Instagram on Tuesday updated its settings for users under 16 years of age on the platform, defaulting their accounts to a private setting, with less targeted advertising for this set.
The idea, according to Instagram, is to give young people a safer and a more private experience.
Instagram is very popular among teenagers in India and globally. The app, owned by Facebook, has over one billion users worldwide. Though it does not break up users by country, according to Statista, India was the leading country based on Instagram audience size as of April 2021, with 150 million users accessing the photo sharing and editing app, followed by the United States with 140 million users.
“We want young people to enjoy using Instagram while making sure we never compromise on their privacy and safety. We want to strike the right balance of giving young people all the things they love about Instagram while also keeping them safe. That’s why we’re announcing changes we’re making today. We’ll continue listening to them, their parents, lawmakers and experts to build an Instagram that works for young people and is trusted by parents,” said Karina Newton, Public Policy Director – Instagram.
Beginning this week, the change will start to roll out. In some countries, the age limit will be less than 18, instead of 16 for default private account settings.
Private accounts let people control who sees or responds to their content. If you have a private account, people have to follow you to see your posts, Stories and Reels. People also can’t comment on your content in those places, and they won’t see your content at all in places like the Explore section, or hashtags.
“Historically, we asked young people to choose between a public account or a private account when they signed up for Instagram, but our recent research showed that they appreciate a more private experience. During testing, eight out of ten young people accepted the private default settings during sign-up,” Instagram said in a statement.
For those under 16 (or 18) already with a public profile on Instagram, the platform will show them a notification highlighting the benefits of a private account and explain how to change their privacy settings. “We’ll still give young people the choice to switch to a public account or keep their current account public if they wish,” Instagram said.
Another change Instagram is introducing is limiting young users’ activity and visibility to potentially suspicious adult accounts.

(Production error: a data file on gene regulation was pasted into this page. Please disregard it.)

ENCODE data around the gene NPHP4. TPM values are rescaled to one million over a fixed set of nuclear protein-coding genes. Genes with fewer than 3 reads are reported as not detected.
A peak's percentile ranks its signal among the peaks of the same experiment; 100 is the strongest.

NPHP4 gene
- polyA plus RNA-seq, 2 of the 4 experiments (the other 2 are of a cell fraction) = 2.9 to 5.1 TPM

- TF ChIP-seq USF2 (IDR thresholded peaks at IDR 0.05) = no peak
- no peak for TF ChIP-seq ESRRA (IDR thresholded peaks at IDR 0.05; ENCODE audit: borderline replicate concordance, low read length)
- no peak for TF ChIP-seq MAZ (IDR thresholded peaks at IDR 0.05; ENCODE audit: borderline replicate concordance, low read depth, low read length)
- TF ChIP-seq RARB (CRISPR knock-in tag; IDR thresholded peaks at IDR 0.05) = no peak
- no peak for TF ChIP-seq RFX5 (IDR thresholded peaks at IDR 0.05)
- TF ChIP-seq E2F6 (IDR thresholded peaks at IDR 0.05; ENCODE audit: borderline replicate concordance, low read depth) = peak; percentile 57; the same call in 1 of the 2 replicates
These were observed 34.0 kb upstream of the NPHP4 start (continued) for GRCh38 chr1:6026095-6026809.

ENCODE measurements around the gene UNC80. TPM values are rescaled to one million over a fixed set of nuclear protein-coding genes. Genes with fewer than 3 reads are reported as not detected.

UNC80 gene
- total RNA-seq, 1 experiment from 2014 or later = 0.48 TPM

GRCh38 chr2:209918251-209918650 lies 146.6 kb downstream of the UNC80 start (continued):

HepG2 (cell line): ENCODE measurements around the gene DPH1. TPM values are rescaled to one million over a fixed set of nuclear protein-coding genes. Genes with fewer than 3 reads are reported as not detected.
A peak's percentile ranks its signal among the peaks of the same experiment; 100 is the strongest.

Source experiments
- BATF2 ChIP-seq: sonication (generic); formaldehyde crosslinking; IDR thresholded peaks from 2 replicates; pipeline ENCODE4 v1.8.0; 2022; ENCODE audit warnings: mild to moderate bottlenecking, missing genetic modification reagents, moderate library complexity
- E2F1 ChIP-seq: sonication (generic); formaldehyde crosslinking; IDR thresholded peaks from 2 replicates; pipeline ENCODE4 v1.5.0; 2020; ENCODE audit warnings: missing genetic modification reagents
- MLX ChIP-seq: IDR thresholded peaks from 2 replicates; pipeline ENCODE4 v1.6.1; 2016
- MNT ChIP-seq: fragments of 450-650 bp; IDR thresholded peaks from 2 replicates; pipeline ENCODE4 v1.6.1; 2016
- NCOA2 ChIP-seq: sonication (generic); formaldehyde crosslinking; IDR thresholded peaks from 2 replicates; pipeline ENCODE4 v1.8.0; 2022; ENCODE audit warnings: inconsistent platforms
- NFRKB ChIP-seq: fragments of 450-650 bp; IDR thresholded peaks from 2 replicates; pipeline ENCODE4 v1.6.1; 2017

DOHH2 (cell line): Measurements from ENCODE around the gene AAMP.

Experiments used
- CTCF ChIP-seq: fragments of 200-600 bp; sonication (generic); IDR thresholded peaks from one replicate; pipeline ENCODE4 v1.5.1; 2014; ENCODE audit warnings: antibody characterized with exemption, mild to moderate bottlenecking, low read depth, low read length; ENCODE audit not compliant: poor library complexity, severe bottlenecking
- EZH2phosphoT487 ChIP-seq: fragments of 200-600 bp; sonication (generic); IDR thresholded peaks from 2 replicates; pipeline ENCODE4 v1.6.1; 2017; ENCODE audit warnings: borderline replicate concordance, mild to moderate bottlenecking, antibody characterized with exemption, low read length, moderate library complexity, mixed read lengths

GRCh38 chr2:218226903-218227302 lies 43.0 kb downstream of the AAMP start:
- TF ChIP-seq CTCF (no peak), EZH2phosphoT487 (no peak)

“We’ve developed new technology that allows us to find accounts that have shown potentially suspicious behavior and stop those accounts from interacting with young people’s accounts. By “potentially suspicious behavior”, we mean accounts belonging to adults that may have recently been blocked or reported by a young person for example. Using this technology, now we won’t show young people’s accounts in Explore, Reels or ‘Accounts Suggested For You’ to these adults,” said Instagram.
Further, Instagram will also limit the way advertisers reach a younger audience.
“We’re also making changes to how advertisers can reach young people with ads. Starting in a few weeks, we’ll only allow advertisers to target ads to people under 18 (or older in certain countries) based on their age, gender and location. This means that previously available targeting options, like those based on interests or on their activity on other apps and websites, will no longer be available to advertisers. These changes will be global and apply to Instagram, Facebook and Messenger,” the firm said.
Cyberbullying is a leading cause of psychological issues among teenagers and young people the world over, and India is no exception.
A report last year by Child Rights and You (CRY) found that one in three adolescents surveyed reported going through negative experiences on the Internet. Around 10 per cent of the respondents disclosed being subjected to cyber-bullying. Only one in two adolescents reported the cyber-bullying incident.
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